• Then, it’s pretty hilarious when Denham tries to get him to repeat. It’s intent labeling – he’s trying to get him to repeat that, in the first person – and it’s standard manipulation by Belfort – he says the rule mentions there must be an exact dollar amount, so since there isn’t, it’s not technically a bribe;
    • Then, we see a very interesting example of abundance in the end, which is this set of insulting compliments by Denham. When Denham says, “You did this all on your own. Good for you, little man”, and “This is the biggest boat I’ve seen, it’s going to be so good when I confiscate it”. This is establishing dominance. Almost like you’re complimenting the other side because you’re better than them, and you recognise your inferior. And Belfort does the opposite when he tosses them the lobsters and money;
  • Techniques Present:
    • The home advantage + abundance (Belfort showing off at first);
    • Adverse transparency (Belfort sharing the guest list, which he didn’t need to);
    • Identity + labeling manipulation (Belfort moving away from the “criminal” label);
    • Personal touch + giving (Belfort giving Denham his personal number);
    • Intent labeling (Denham trying to get Belfort to repeat the bribe);
    • Standard manipulation (Belfort saying it’s not technically a bribe);
    • Abundance (Denham complimenting Jordan to insult him);


Stratton team with the banker

  • Is It Realistic: Yes (Very);
  • Description:
    • So, a great example of rigidity and tension here. They are doing small talk, and Belfort interrupts, saying, “What can you do for me?”, and just states at him until he breaks and says, “Sure”. A side note – just because you’re dominating the other side, doesn’t mean they will comply later. I personally think it’s a bad move to lead a negotiation by asserting dominance. The other side can resent you and get revenge later;
    • I also like how he’s gaming it out. He starts by asking under what circumstances they would cooperate with the US, and how that would work;
  • Techniques Present:
    • Tension/value + rigidity (Belfort making his ask and not reacting);
    • Implementation intention (Belfort discussing the details of how it would work);


Belfort convincing Aunt Emma

  • Is It Realistic: Yes (Somewhat);
  • Description:
    • So, from the fact he says “The British are like the Swiss, money talks”, we can assume that he bribed her in some way;
    • Then, we see adverse transparency and justifications. First, he admits he’s a drug addict and only cares about money, which he didn’t need to, and he says it’s due to the stress, people depending on him, and so on;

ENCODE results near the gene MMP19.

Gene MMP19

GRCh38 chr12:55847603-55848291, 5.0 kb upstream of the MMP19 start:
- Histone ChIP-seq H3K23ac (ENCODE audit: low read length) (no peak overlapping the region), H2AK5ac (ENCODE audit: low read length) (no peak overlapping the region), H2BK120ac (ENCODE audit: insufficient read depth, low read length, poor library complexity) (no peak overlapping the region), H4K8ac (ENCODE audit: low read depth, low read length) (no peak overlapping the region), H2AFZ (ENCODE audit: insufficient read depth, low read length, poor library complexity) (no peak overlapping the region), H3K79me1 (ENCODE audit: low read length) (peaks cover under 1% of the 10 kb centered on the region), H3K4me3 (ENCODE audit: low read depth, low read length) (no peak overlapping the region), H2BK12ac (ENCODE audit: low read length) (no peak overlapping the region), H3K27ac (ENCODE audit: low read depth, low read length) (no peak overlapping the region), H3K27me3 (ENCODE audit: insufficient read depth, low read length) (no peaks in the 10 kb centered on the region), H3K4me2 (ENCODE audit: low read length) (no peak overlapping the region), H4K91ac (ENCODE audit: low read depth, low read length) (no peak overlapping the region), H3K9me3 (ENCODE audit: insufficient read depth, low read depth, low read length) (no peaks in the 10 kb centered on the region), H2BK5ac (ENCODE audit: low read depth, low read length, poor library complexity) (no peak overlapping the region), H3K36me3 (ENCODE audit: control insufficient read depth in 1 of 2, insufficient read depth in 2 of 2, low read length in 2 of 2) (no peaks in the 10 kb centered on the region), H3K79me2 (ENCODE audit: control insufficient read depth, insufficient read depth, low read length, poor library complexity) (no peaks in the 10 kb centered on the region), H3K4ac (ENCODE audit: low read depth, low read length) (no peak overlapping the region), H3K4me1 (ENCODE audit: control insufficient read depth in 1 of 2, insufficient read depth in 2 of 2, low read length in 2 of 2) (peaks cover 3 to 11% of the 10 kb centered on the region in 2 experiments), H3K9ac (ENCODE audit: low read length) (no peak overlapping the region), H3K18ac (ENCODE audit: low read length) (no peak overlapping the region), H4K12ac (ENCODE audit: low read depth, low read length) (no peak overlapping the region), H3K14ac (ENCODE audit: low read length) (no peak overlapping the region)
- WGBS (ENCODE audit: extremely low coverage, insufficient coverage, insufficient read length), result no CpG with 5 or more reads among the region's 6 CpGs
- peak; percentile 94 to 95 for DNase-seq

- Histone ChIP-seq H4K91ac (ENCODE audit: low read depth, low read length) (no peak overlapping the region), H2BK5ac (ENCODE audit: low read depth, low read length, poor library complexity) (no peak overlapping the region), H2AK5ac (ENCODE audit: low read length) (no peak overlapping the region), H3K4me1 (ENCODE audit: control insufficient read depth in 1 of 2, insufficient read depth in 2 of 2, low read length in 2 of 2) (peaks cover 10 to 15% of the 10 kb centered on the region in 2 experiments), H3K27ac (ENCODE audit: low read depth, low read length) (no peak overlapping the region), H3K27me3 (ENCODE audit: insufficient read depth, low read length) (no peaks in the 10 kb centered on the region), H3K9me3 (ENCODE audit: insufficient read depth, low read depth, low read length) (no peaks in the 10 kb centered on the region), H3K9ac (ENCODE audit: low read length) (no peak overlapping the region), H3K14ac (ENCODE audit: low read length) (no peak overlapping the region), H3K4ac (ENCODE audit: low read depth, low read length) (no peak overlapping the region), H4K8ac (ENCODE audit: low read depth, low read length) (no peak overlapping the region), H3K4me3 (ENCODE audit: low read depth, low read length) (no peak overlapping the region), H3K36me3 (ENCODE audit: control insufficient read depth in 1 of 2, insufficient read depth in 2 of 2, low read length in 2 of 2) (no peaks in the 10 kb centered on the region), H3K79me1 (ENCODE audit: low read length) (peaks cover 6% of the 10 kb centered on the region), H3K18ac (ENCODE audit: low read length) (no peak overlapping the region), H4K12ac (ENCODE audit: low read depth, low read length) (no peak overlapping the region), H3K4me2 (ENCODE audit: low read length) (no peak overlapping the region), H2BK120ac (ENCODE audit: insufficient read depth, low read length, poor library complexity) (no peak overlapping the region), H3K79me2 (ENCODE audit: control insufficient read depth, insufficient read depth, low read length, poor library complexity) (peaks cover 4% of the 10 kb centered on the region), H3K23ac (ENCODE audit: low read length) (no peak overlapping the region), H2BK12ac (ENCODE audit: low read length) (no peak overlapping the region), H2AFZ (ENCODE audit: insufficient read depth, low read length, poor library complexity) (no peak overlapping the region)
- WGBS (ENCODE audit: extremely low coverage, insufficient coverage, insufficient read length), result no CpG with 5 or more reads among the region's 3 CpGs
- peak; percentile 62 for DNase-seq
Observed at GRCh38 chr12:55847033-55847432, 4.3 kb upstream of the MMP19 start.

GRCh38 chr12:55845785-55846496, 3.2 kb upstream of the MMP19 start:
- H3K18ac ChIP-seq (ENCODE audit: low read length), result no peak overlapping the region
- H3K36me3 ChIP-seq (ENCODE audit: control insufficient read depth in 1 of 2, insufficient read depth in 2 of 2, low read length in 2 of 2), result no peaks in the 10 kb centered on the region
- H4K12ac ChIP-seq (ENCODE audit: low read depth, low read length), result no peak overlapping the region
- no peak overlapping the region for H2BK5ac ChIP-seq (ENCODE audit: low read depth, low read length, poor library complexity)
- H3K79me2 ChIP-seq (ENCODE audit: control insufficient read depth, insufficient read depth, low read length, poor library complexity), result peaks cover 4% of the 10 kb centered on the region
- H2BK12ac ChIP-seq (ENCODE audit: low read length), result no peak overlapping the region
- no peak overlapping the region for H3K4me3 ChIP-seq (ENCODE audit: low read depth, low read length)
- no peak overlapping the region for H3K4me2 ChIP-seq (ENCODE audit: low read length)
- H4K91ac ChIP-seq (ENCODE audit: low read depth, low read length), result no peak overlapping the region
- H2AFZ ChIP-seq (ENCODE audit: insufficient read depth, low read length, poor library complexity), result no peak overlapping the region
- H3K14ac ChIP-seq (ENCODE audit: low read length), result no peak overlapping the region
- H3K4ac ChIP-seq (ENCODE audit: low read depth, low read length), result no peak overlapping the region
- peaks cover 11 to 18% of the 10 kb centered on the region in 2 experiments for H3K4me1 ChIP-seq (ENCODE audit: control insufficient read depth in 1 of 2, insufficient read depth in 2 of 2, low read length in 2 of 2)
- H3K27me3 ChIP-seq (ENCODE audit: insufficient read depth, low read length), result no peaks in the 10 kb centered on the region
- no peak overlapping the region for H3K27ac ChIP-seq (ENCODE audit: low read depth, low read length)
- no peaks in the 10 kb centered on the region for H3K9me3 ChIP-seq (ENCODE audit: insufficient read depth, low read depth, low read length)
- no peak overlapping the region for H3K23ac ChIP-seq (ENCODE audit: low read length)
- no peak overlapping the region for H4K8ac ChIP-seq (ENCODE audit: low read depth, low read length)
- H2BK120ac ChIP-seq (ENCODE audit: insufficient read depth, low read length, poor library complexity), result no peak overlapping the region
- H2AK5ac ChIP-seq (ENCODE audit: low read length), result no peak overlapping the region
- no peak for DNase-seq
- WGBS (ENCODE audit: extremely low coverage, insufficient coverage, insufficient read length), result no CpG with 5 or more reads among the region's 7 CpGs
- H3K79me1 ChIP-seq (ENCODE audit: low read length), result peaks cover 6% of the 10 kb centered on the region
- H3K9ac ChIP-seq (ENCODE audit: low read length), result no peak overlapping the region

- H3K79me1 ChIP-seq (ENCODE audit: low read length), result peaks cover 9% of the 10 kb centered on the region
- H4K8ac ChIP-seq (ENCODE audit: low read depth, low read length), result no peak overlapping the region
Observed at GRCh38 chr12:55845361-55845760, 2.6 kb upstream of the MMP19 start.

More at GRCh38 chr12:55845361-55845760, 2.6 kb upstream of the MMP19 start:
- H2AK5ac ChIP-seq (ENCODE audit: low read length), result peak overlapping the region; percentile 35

• Techniques Present:
    • Adverse transparency (Belfort confessing he’s an addict);
    • Justifications (Belfort justifying why he’s like that);


Donnie and Brad tension

  • Is It Realistic: Yes (Extremely);
  • Description:
    • So, we see Donnie being extremely arrogant here, telling Brad, “I’ll give you a call and you’ll come pick it up”, as if he’s his delivery driver. It’s also unexpected rigidity, even if not on purpose, because Brad was only expecting to move Belfort’s money, and now Donnie wants in, too;
    • There are merits to both here. On one hand, it is Donnie’s money. On the other hand, if they weren’t expecting it, they don’t have to do it for him;
    • Then, we see more ego and arrogance during the pickup. Donnie is demanding for an apology, and uses a lot of suggestion and exposure (“I keep asking my wife, ‘Has he called to apologise yet?’, ‘Has he called to apologise yet?'”), which illustrates he should be the one apologising and Brad says he’s going to give him a pass. Both sides are condescending to each other;
  • Techniques Present:
    • Abundance/ego (Donnie being arrogant and wanting Brad to come to him + both being arrogant later);
    • Unexpected rigidity (Donnie asking for the pickup at the last minute);


Team convincing Belfort to step down

  • Is It Realistic: Yes (Somewhat);
  • Description:
    • So, good arguments made here. We see a mini-Dickens Pattern here, too. If he cuts a deal, he will suffer little, but if he stays the consequences can be very bad;
    • We also see identity here at play. That is, Jordan believes that, since he built the company, he has to stay at the helm, but his dad is saying that his focus should be on preserving it. That is, his identity is not being CEO, his identity is creating something that survives, with or without him;
  • Techniques Present:
    • Dickens Pattern (Riskin illustrating the two scenarios to Belfort);
    • Identity contradictions (Belfort’s father saying that it’s not about creating the company, it’s about growing it);


Stratton employees being interrogated

  • Is It Realistic: Yes (Somewhat);
  • Description:
    • So, we see effort manipulation here. That is, by interrogating everyone, and borderline harassing them, the FBI is making it as hard as possible to hide things. They’re putting them through the wringer. But they’ve been indoctrinated enough, so they resist even this very high level of effort;
  • Techniques Present:
    • Effort manipulation (The FBI making it as hard as possible for Stratton employees to hide their actions);


FBI with Belfort

  • Is It Realistic: Yes (Very);
  • Description:
    • So, the “Grenada” metaphor is a great example of labeling manipulation. They simplified his case into being a slam dunk, an assured win. That’s what labels do. It’s reduced to the simplistic characteristics of “we win”;
    • I also love the intent labeling in the end. That is, Belfort wants them to specifically state they want him to “rat”, as if this is going to discourage them, and the agent does hesitate, saying, “No, it’s cooperating”, but then Denham gets tired and says, “Yes, that’s exactly what we want you to do”;
  • Techniques Present:
    • Labeling manipulation (Them calling his case a “Grenada”);
    • Intent labeling (Belfort asking the, “You want me to rat? Is that it?”);